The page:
Cruel Logic by Brian Godawa (To End All Wars):
If you’re like me, your reading list is too long. As a result, you never get started making a dent in it. Today, I got started.
About a year ago I started working through a book called Breakthrough Rapid Reading. (It’s the best speed-reading book I’ve found.) Not long after, work got crazy, and I dropped it and never came back. But this morning, I grabbed it and brought it in with me to work. I came in, sat down, and started going at it. No fancy hand movements, just “reading” as fast as I could.
I finished the whole book — over 200 pages — in under an hour. Don’t misunderstand, I didn’t come close to doing a good job of reading it properly. But here’s the catch: now I know what’s in it. I can go back and re-read it, speeding up and slowing down as necessary. It’s better to read something really fast twice (or more!) than read it once slowly.
Here are some of the things I picked up:
1. The importance of drills: Practice reading every day. Stretch yourself. Read at rates beyond your current ability, even though it means your comprehension will suffer. It’s OK — it’s only practice. You won’t read like that when it’s “for real.”
2. Know why you’re reading: You might just be “reading” something to decide if it’s worth reading again. Some books and articles aren’t worth your time. Also, you might have only a passing interest in the material, so a quick reading might be sufficient. If you’re going to spend a lot of time really tearing into something, make sure it’s worth the time and effort.
3. Recall and record what you’ve read immediately after putting the book down. Post a quick summary on your blog, for example. This stamps it on your mind and gives you a tool for returning to the material later.
4. Relax. This is supposed to be fun. It’s not about getting the technique right. It’s about enriching your life. The end is more important than the means.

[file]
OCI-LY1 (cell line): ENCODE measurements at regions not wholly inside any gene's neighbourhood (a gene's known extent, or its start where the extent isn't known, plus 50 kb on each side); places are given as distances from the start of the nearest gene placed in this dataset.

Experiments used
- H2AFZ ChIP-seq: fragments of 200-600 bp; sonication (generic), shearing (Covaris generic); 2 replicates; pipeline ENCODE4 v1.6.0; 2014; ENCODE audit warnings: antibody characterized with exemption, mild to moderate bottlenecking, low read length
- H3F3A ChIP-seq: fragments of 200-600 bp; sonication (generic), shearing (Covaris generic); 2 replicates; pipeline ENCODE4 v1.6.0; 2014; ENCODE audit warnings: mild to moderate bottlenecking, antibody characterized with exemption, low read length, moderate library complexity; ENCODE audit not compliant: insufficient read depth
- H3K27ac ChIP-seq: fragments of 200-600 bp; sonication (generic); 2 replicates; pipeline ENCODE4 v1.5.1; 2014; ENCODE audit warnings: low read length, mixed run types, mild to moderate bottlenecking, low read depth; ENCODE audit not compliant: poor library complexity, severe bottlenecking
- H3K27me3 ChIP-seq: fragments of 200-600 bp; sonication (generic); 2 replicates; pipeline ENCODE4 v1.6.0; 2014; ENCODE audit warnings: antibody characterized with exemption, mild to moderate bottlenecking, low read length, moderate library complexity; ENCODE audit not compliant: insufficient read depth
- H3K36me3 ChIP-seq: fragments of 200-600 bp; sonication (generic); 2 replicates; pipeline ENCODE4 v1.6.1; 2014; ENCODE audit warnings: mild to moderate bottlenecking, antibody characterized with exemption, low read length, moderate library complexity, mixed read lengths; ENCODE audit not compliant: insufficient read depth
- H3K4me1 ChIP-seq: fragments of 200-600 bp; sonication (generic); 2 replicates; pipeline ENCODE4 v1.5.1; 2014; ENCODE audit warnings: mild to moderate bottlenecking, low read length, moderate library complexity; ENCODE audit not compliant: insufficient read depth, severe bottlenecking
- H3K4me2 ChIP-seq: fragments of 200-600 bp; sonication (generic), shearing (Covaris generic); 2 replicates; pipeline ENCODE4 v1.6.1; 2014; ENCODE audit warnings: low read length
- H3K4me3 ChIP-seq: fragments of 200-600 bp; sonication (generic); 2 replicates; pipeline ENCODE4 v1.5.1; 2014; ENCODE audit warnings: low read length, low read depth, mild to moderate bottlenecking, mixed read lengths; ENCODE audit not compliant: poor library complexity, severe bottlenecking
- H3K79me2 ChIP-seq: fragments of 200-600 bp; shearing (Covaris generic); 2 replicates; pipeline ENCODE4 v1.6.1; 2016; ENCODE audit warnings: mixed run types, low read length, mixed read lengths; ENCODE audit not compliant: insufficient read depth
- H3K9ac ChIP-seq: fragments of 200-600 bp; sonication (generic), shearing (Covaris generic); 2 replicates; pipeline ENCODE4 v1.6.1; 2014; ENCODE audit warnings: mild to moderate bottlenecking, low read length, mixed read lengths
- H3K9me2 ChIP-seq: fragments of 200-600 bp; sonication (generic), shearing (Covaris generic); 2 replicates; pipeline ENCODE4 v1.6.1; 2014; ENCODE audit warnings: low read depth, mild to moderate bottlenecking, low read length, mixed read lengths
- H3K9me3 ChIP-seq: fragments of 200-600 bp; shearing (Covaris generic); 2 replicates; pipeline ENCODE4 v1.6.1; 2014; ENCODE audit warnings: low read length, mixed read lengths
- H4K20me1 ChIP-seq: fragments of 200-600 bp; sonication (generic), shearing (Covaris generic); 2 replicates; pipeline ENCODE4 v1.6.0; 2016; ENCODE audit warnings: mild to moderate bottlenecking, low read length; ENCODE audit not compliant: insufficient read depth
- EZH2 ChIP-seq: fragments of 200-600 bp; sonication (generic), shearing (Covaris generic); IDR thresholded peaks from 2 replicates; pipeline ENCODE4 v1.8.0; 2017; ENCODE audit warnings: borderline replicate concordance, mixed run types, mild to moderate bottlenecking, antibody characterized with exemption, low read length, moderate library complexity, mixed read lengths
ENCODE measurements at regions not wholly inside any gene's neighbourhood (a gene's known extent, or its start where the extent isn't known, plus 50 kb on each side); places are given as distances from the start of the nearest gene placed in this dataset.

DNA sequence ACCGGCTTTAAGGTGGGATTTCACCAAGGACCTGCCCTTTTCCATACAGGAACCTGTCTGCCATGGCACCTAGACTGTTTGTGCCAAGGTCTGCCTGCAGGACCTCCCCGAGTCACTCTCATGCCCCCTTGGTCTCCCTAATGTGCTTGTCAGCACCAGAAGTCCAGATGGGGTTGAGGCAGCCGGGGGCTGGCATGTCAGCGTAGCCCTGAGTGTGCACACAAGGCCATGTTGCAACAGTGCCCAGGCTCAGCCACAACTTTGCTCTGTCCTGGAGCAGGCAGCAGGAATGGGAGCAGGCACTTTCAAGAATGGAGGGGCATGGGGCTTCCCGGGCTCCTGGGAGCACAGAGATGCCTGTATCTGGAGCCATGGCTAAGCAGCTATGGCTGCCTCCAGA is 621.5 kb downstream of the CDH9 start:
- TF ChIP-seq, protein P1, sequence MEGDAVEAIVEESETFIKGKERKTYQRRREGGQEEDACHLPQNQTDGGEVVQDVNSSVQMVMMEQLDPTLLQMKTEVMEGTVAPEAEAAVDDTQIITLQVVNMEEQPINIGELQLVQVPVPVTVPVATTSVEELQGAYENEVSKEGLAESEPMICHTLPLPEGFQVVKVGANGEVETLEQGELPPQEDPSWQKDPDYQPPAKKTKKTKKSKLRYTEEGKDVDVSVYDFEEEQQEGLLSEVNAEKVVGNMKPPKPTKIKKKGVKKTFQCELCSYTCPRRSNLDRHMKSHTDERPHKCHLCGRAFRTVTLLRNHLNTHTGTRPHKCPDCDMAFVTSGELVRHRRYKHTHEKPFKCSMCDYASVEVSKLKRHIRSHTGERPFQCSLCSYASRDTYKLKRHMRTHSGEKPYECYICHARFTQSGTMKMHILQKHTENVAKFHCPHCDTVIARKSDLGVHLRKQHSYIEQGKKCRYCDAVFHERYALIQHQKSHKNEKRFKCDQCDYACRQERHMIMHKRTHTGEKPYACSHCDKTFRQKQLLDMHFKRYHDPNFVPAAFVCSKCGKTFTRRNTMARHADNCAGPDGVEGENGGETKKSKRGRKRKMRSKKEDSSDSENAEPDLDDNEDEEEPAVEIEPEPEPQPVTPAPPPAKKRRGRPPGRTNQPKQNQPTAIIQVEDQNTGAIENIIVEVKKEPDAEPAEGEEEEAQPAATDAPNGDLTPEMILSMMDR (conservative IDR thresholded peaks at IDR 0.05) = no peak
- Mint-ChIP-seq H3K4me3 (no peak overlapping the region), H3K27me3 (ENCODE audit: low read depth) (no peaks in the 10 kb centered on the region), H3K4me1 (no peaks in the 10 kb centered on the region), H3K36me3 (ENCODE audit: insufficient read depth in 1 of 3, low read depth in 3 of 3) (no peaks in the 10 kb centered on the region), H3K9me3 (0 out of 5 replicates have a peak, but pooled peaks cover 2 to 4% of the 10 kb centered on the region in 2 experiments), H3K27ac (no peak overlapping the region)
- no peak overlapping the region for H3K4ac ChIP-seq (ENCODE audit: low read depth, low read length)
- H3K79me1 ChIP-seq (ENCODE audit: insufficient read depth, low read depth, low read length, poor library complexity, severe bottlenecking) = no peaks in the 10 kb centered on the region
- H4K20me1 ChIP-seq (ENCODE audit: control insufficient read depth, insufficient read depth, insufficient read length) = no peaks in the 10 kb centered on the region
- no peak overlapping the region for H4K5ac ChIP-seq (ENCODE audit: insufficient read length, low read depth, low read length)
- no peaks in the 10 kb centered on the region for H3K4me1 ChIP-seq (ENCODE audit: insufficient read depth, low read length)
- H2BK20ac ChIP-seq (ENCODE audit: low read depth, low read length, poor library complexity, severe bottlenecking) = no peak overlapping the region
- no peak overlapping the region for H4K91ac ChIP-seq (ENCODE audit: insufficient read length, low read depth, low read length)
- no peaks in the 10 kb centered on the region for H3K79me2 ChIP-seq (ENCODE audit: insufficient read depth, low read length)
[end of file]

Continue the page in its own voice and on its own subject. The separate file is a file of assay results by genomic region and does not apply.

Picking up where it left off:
I think I have a fairly strong command of the English language, but I cannot come up with an adequate adjective to describe the colossally embarrassing and inappropriate quality of Pat Robertson’s comments today.
I don’t know why I still get exercised when Pat Robertson says something like this. By now I should know enough to treat it like a flatulent outburst: you have to stop long enough to recognize the fact that, yes, something unpleasant just took place, but then politely go about your business and pretend that nothing happened.
One of my mentors-at-a-distance, Greg Koukl, often observes that the content of the gospel is offensive all by itself, but that offense must be preserved if one is to be faithful. So if you’re going to offend someone in the name of Jesus Christ, take a cue from Brit Hume and cause an uproar over the reality of forgiveness (which implies the offensive reality of guilt):
Why is the Gospel—the “Good News”—so offensive? I think it’s because the Gospel is only good news once you understand the bad news. For most folks, the bad news—that we stand before God guilty and justly condemned—is on par with the repellent ramblings of a washed-up televangelist. The difference is that the news of our guilt is credible. Fortunately, the good news of the Gospel is just as credible and powerful in its announcement of forgiveness and hope.
It can even redeem Pat Robertson.
Posterous has a good thing going on, but not good enough. I’m moving this show back to WordPress, but I’m not hosting it myself anymore…